Allow me to explain another facet of Humpshirite insanity. Hey, I'm all for freedom, including the right not to use a seat belt or a helmet - IF you "freedom-lovers" can assure me your families will pay for 100% of the costs of your care when you are severely injured due to your own negligence. BUT if any part of your life support bill is coming to me or my insurance company, your "right" has just intruded upon my most precious space, my wallet, then you need to just suck it up and put on the darn helmet, you big ugly tattooed freak.

So while all you New Hampshire half-wits are busy patting yourself on the back for all your "freedom fighting," occasionally try to recall that you ain't all that, mmmkay?

When reading this sort of Yankee masturbatory celebration, a fellow Southerner once pled, "How the hell did we lose to these guys?" I had to remind him there were just too many of them and they wouldn't stay home. It's even worse nowadays, since we opened Florida to them.

"Opinions and instructions ... (Below threshold)
ron:

"Opinions and instructions do not outmatch the Constitution," he said in his veto message, "Against it, they are void."

Calvin Coolige

Thought I would throw that in there.

I have to say that I never thought of New Hampshire in the lite of low payed legislature has not but moral issues to contend with. That being the morality of 'the government needs to stay out of the way of the people living thier lives'.

I can say that I have thought that Congressmen need to be practically voluntary. Problem with that is solved by the very demographics of small districs and a large numbers of representatives. Makes the logistics of a political machining untenable and expensive.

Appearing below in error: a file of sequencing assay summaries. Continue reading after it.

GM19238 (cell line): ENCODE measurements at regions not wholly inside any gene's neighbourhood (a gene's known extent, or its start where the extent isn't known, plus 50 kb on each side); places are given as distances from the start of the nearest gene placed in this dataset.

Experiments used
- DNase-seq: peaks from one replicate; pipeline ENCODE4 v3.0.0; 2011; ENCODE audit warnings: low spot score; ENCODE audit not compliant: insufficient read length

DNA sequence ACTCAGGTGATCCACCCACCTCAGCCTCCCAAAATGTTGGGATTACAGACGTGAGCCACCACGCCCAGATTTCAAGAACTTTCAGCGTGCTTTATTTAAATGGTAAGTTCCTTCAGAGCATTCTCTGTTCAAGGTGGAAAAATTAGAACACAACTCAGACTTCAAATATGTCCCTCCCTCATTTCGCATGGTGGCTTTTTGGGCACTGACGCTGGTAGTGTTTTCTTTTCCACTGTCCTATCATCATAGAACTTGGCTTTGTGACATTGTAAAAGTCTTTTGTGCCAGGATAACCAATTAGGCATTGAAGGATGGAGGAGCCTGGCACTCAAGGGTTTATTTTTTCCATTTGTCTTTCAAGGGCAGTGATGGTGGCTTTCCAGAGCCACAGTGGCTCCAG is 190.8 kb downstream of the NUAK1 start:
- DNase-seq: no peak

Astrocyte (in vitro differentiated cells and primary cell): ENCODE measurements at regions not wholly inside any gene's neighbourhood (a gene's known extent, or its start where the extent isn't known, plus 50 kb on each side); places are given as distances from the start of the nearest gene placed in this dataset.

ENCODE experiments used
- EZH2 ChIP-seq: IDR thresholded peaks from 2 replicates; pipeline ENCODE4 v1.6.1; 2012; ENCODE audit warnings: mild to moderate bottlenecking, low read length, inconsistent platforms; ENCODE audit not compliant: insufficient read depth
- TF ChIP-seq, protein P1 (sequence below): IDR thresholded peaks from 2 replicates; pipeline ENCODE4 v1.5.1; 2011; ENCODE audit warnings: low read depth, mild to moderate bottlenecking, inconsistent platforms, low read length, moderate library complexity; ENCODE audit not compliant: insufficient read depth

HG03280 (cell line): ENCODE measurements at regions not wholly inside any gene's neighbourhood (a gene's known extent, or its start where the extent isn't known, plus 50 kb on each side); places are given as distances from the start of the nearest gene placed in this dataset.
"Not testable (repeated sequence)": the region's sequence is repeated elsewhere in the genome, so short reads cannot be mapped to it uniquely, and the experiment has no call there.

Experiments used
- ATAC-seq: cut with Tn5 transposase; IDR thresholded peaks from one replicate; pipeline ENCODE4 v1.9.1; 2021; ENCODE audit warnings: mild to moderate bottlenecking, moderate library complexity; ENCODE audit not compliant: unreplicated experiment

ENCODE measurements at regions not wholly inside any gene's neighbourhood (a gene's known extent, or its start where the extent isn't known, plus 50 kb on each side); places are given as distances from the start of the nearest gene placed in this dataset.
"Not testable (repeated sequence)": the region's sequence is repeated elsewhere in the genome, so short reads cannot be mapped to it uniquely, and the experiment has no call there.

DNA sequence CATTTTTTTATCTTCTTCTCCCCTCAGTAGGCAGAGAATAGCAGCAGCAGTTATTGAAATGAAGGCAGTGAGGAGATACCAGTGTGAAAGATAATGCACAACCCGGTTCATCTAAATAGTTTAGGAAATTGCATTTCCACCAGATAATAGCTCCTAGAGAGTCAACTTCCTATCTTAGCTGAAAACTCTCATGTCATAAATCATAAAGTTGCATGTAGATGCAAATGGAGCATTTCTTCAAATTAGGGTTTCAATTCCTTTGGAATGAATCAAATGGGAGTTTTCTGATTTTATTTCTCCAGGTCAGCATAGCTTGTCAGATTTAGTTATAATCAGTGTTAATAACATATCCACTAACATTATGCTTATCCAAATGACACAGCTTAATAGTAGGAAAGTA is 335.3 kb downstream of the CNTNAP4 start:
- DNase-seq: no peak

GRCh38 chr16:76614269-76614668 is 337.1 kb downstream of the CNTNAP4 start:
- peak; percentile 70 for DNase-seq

Interesting.

Sorry to disappoint the nan... (Below threshold)
Steve:

Sorry to disappoint the nanny staters, but tourists and tax dodgers pay into the general fund. NH has no sales or income tax, but does have a rooms and meals tax, gas tax, booze and tobacco taxes, and toll booths.

The property tax is the argument of uninformed outsiders. The taxes in NH are typically no higher than VT, ME or Mass for a like sized property. Also known as local control. The schools, police, municipalities in most of the state have to ask the voters for approval of their budgets at town meeting. If they get turned down, they go back to their default budget and do with less.

The state's biggest problem isn't gangs or houses burning to the ground as the outsiders would suggest "inferior" services leads to. It's idiot tourists getting lost in the woods, dying on the ski slopes and drowning in the lakes